"he tried to tell the truth, but what came out was only half of the truth. Later, much later, he found that he was unable to relieve himself of two regrets: one, that when she leaned back he saw that the necklace he made had scratched her throat, and two, that in the most important moment of his life he had chosen the wrong sentence."
[Editor's Note: I wrote this post after the first half of our summer vacation, but never finished it. I reread it again this morning and thought it was worth publishing for purely historical reasons (keeping the record and all that). It is out-of-date and quite possibly of little interest to most of you. I'm just sayin'.]
Last night I laid down on my own bed for the first time in 17 days.
The thermostat said 88.
The thermostat near the kids room said 91. They slept in the family room with the fan on full blast.
We were home.
Home from a cross-country trip of 5,280 miles
which adds up to about 86 hours sitting next to my husband while he drove me past country I've only read about in books.
On the way, somewhere in Indiana, our car quietly hit the 100,000 mile mark on the odometer and just kept going. (Brilliant, Mr. Ford.)
We drove through 7 thunderstorms, the fiercest one in Birmingham, Alabama and enjoyed more gloriously sunny days than I can count.
I sat on the beaches of Michigan and Florida with my 4 brown children for 8 days and rubbed 10 bottles of sunscreen onto their gorgeous skin, over their bony shoulders, round bellies, and freckled noses.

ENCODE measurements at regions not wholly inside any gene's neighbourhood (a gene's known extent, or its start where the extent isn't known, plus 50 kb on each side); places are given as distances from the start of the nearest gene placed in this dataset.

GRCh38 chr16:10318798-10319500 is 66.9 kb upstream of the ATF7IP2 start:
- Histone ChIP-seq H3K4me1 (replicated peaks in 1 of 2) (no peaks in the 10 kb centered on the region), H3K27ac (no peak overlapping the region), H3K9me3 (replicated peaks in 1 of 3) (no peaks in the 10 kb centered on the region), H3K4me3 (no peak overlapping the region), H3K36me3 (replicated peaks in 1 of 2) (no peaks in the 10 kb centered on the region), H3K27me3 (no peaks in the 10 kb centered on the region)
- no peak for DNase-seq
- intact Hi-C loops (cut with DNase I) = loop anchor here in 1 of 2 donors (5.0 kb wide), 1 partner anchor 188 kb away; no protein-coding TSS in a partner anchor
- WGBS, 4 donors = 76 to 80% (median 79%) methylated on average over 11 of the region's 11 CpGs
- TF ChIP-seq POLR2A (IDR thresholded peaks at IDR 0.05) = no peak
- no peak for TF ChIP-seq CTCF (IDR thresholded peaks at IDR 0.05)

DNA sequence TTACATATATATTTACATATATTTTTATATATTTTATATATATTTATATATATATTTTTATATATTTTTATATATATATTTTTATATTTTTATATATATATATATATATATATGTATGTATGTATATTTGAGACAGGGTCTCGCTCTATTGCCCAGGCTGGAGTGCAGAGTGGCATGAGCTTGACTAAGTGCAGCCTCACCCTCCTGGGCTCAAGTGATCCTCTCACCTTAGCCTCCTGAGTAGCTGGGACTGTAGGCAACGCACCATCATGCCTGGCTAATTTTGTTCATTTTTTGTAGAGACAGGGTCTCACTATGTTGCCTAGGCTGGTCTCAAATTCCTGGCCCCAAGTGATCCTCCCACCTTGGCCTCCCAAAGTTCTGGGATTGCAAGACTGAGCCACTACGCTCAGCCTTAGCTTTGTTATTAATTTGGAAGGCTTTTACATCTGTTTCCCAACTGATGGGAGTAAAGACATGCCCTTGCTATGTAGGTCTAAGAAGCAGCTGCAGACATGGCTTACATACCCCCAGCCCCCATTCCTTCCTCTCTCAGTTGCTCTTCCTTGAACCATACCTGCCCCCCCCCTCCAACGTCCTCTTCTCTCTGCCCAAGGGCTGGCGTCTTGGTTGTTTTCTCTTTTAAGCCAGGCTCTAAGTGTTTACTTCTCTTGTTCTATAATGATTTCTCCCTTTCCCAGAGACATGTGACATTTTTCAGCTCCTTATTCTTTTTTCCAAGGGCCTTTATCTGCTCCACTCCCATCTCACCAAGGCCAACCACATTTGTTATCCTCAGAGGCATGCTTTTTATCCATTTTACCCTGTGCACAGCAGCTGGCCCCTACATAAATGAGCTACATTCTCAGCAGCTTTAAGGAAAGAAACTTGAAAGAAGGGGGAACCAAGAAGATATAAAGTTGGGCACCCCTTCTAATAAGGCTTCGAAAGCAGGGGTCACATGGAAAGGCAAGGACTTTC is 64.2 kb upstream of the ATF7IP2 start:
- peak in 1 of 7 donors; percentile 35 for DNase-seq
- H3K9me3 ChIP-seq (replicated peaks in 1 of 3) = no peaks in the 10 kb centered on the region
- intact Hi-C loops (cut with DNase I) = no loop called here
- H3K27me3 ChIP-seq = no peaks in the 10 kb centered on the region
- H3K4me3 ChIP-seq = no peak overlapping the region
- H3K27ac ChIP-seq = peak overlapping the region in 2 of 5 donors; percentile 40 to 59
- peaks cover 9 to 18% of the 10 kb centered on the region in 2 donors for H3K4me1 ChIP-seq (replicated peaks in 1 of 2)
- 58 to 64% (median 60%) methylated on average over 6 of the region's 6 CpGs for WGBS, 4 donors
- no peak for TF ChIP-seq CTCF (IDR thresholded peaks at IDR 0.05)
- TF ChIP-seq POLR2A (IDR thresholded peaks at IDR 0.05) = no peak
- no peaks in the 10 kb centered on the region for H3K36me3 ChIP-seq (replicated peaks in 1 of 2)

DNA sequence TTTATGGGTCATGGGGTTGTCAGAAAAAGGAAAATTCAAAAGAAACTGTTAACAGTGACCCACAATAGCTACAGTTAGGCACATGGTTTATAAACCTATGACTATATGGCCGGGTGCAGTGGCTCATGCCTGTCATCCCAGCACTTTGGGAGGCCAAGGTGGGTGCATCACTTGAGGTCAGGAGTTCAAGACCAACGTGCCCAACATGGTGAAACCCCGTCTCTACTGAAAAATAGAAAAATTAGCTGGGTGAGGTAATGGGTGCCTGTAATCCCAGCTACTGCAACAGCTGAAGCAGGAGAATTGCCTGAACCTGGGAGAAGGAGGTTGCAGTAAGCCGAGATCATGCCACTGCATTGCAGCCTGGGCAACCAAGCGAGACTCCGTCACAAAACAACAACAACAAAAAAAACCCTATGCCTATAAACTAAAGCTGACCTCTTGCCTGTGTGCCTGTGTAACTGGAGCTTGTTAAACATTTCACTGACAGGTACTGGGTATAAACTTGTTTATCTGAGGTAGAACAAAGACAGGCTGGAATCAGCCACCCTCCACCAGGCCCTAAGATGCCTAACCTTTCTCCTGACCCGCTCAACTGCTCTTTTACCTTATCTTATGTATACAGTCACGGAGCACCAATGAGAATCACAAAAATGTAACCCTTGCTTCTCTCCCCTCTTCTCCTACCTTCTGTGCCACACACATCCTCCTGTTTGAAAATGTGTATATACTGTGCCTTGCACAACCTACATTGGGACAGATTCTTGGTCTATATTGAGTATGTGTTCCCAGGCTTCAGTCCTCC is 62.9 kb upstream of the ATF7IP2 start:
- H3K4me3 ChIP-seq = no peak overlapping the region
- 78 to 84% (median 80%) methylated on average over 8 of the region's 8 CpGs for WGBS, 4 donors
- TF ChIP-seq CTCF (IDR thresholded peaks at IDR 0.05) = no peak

I did 1 load of laundry every night. Swim suits and towels only.
I filled 2 empty water bottles with sand, one with the grey, rocky sands of Lake Michigan, the other with the brilliant, white sugar of the Gulf of Mexico. They are now sitting in my kitchen window as consolation.
On our way to the white sand beaches of Florida we passed Florida's highest hill at 345 feet above sea level. I've never been anywhere so low to the ground as the gulf coast. I imagined I was so low that I could hear the earth's heartbeat when I lay flat on the sugar sand with my ear to the ground. It felt like I was back at the beginning, back at creation, when all there was was the slow, steady thump of the earth as it turned around its axis and the tides moving around and around to the beat.
And now some of the 941 pictures put to 2 songs in 1 movie. My favorite line: "put the lonesome on the shelf." My favorite part: my kids dressed up like sugar donuts. You can bet I tried to eat every one of them.
This morning after I finished my post about the glories of my summer, I went outside. Savannah was in her grandparents' swing, pumping her legs in and out of the sunshine streaming through the maple leaves. She was humming the chorus of "Angels We Have Heard on High," the glor-or-or-or-ia part.
I smiled deep.
And just a few minutes after that Olivia was making a "masterpiece" that looked remarkably similar to a ham sandwich. When she closed the lid on the sandwich with the second piece of bread, she put it on a plate, held it high in the air and said to the room, "Look at my glory!"
David said, "Hallelujah."
Tonight in the last rays of a glorious gloaming, I floated behind my two youngest children and told them to hold on tight to the rope, to keep their elbows tucked in and their knees bent, and then I watched them take their first wobbly ski across a dark lake.
And it was so glorious that I thought I could probably give those angels a run for their money.